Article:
In the debate over healthcare reform, why are those who are supposed to be representing the will of the people so eager to take the single-payer option off the table? What are they so afraid of?
I think it’s obvious—especially in light of the health insurance industry breaking its promise  to President Obama in record time. (Seriously, what was that—like, a day?) The rich want to get richer. The powerful want to stay in power. And dissent must be swept aside swiftly.
There’s only one problem with that: this isn’t some third-world Communist dictatorship. Sometimes, the government actually has to listen to what people want.
Thanks, Air America’s Mike Farrell, for writing about this crisis in leadership:
30 years ago I was out in Montana campaigning to get Max Baucus elected to the U.S. Senate. That was back when he was a Democrat.
It was interesting to see the metamorphosis, watching a video of him gaveling the Senate Finance Committee hearing to order the other day – you know the scene, a group of healthy, wealthy, well-dressed, powerful, mostly men sit and harrumph importantly about an issue. This one was a hearing where “stakeholders” were invited to discuss the problems facing our healthcare system. I thought it seemed odd that the panel was all insurance company executives, lobbyists and business-types and didn’t include a single-payer proponent; aren’t they “stakeholders”? But odd quickly became bizarre when a single-payer advocate rose from the cheap seats to speak to this august group, only to be quickly escorted out of the room under armed guard, apparently a threat to order. Then, after His Chairmanship gaveled the room to silence and tried to dismiss the single-payer supporter as a crank, another quickly stood to raise the same questions. As she was pulled from the room, yet another rose to speak, and another. Finally, the number that ultimately stood to express their support, only to be escorted out grew to the point that the chagrined Chairman found himself reduced to grimly voicing a fear that there might not be enough police.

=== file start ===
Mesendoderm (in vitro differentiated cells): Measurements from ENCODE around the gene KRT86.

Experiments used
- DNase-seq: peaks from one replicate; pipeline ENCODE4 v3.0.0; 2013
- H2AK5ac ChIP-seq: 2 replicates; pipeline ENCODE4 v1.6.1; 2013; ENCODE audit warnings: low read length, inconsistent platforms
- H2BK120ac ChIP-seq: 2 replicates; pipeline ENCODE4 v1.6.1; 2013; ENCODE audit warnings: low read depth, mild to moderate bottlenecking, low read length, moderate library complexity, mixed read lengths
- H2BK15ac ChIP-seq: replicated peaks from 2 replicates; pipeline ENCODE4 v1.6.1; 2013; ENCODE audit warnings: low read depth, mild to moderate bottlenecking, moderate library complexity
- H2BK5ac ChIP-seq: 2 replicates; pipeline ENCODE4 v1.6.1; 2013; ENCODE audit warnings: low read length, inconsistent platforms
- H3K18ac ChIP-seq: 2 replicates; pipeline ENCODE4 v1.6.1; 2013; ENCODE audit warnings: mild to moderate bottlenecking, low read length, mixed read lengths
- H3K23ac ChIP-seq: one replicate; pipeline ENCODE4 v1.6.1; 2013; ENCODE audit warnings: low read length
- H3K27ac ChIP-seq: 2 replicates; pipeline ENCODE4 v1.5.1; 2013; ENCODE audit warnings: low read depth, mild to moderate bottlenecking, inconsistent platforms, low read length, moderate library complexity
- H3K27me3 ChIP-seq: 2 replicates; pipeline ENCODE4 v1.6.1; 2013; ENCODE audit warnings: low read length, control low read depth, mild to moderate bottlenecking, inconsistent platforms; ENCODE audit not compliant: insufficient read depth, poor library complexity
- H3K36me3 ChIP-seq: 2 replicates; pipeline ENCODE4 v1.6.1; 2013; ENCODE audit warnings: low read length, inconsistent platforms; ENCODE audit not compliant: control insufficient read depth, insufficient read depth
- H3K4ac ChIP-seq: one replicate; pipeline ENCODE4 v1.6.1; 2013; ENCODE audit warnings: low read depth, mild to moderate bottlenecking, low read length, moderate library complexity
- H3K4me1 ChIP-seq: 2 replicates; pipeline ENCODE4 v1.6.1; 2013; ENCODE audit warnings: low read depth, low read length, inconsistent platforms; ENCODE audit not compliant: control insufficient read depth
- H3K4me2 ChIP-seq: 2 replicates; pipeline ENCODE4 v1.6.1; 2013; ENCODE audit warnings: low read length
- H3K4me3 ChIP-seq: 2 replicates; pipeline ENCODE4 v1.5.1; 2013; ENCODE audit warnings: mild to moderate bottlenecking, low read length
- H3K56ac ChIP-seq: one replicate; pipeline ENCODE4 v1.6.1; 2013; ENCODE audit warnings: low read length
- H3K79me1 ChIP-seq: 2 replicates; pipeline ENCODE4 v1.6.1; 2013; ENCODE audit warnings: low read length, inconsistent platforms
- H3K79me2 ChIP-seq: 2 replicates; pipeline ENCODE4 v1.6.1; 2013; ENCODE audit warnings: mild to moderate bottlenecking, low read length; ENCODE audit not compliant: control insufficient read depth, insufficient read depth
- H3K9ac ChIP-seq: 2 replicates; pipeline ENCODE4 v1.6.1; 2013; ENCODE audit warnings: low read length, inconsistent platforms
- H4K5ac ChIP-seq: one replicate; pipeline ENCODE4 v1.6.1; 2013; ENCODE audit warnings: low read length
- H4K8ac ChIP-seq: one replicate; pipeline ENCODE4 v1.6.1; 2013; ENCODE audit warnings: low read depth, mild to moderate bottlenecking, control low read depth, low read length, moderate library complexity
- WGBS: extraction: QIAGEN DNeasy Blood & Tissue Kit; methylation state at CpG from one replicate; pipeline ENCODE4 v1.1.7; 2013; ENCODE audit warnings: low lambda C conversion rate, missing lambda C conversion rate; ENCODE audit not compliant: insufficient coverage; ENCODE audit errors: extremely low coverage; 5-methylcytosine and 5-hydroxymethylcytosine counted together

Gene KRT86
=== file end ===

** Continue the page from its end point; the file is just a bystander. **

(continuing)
It occurred to me, watching the poor man grind his teeth, that perhaps, like the lepers of old, single-payer proponents should have to wear a bell so he’d know as they approached.
During the tumult, with the gavel crashing and the police taking away the unwelcome citizens, someone in the crowd whispered to another, “How many are there?”
“Lady,” I wanted to shout, “there are millions of us!”
I thought someone might have become confused, watching that tone-deaf display of entrenched power, about which country we were in. It’s an odd thing to watch those who have been elected to serve the people become so wedded to the levers of power and money that they are somehow able to free themselves of the burden of vision.
Read the whole article here.